Highlights & Tips

Guided tours to rock paintings
The Quinkan & Regional Culture Center offers some of the world’s most important prehistoric rock paintings and guided tours, which will help you to become familiarised with this ancient art.

Mareeba – Ravenshoe

Suggested route: Mareeba – Atherton – Ravenshoe

Stage distance: approx. 110 km

Learn why Mareeba is known as the “Tropical Fruit Bowl” of Queensland. Stop by the cafés, street stalls, orchards, and plantations. Observe water birds in the Mareeba Waterlands, which are located not far away from the city. Further to the east, you can marvel at rock paintings created by Aborigines in the Davies Creek National Park or swim near the Emerald Creek Falls. There is also an off-road detour which has 140 km. It will take you to the Chillagoe, a limestone cave, before returning to the proper route again.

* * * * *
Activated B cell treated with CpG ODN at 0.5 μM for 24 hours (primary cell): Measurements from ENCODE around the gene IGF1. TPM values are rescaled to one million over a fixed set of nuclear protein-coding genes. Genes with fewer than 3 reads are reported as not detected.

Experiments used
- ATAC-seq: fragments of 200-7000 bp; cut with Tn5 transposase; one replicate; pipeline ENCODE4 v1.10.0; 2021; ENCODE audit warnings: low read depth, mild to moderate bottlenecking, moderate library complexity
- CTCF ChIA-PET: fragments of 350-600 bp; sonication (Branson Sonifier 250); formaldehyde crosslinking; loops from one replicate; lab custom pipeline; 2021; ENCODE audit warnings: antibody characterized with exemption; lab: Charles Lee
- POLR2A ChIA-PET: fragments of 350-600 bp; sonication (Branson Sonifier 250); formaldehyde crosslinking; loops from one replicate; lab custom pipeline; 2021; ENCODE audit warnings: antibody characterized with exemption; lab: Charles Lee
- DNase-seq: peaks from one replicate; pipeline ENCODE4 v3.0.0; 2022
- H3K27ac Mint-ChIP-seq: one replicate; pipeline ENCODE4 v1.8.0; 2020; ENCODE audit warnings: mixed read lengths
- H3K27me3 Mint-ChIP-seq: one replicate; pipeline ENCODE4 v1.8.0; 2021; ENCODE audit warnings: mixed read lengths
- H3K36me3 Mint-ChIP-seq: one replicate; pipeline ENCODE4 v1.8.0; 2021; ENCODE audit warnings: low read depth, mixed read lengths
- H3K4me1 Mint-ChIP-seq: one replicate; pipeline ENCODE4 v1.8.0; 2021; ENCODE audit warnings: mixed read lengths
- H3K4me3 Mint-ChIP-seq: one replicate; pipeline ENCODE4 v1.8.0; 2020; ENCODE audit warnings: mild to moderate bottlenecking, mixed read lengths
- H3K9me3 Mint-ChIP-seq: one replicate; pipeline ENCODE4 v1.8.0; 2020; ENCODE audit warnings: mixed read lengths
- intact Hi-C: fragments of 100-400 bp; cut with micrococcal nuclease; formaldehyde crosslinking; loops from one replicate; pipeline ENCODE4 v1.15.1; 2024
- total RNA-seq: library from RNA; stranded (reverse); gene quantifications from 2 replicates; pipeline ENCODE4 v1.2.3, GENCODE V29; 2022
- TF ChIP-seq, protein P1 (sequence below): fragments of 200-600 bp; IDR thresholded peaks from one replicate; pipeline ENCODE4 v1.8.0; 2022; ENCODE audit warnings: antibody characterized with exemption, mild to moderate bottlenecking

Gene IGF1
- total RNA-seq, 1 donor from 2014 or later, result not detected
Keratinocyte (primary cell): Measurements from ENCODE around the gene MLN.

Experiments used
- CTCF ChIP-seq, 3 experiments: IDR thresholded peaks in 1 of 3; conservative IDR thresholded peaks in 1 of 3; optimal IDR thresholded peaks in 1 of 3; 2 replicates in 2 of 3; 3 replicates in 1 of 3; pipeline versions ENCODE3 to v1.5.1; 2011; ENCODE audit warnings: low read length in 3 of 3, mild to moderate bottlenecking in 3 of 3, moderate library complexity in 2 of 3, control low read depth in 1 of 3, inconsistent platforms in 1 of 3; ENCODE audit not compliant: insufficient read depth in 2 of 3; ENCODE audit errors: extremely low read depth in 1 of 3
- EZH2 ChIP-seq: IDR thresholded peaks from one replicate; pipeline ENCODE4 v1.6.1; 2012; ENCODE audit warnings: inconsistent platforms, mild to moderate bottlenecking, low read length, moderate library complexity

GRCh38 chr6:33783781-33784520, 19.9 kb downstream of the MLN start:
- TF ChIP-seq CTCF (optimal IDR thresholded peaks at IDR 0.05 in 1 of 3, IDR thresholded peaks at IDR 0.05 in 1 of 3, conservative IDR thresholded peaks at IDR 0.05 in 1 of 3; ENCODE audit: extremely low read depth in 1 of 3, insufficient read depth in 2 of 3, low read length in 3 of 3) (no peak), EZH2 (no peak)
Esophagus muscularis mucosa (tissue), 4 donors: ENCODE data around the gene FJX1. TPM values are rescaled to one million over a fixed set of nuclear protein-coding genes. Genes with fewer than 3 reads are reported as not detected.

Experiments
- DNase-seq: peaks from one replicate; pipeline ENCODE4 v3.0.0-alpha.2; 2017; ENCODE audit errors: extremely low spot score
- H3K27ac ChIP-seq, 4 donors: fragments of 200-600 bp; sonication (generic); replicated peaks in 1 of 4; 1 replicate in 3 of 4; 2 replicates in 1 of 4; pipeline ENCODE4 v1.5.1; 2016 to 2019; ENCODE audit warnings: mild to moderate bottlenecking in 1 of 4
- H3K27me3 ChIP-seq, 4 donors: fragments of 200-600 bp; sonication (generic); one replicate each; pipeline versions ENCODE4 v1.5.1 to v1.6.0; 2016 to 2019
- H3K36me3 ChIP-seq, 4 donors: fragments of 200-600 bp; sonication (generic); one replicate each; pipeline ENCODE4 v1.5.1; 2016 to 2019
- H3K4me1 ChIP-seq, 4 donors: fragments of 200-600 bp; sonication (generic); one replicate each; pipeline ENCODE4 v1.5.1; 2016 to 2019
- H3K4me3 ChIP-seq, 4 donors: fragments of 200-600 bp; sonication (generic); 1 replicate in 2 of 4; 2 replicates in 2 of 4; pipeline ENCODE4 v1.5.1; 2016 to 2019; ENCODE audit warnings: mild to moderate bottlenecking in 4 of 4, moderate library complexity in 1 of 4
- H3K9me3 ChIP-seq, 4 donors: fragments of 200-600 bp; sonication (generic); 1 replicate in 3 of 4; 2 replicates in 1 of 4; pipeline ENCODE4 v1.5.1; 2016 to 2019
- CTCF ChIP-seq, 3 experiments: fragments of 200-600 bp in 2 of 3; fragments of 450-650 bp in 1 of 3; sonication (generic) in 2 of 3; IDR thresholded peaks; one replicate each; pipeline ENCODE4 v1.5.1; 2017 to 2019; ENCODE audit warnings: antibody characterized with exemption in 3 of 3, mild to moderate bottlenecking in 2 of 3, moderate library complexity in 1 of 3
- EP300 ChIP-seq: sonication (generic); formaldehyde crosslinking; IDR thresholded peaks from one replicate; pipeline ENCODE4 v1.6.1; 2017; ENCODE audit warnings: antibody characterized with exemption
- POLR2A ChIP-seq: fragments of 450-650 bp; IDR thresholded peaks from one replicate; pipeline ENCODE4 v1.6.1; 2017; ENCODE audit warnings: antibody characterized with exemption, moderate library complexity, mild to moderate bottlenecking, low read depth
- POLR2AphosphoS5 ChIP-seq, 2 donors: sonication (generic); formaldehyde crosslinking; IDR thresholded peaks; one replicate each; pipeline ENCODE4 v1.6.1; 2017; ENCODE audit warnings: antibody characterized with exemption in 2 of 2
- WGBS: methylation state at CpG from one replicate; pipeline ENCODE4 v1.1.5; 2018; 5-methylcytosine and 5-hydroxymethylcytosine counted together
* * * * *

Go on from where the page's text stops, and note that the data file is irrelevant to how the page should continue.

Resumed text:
The trip continues to Atherton, located in the heart of the lush Tropical Tablelands. Walk through the rainforest, pass a miniature waterfall, and enjoy the view from the highest point of the plateau, the extinct volcano Hallorans Hill. What is more, you can have a picnic in Park Platypus in Atherton, pay a visit to the centuries-old Chinese temple, and listen to the singing of birds in Hasties Swamp. Take the steam train to the old tin mining town of Herberton or travel along the Kennedy Highway. Admire the deep crater of Mount Hypipamee on the way to Ravenshoe, the highest town in Queensland situated at the height of 930 m.

Highlights & Tips

Relax in Atherton
You can have a picnic in Park Platypus in Atherton, pay a visit to the centuries-old Chinese temple, and listen to the singing of birds in Hasties Swamp.

Queensland's highest pub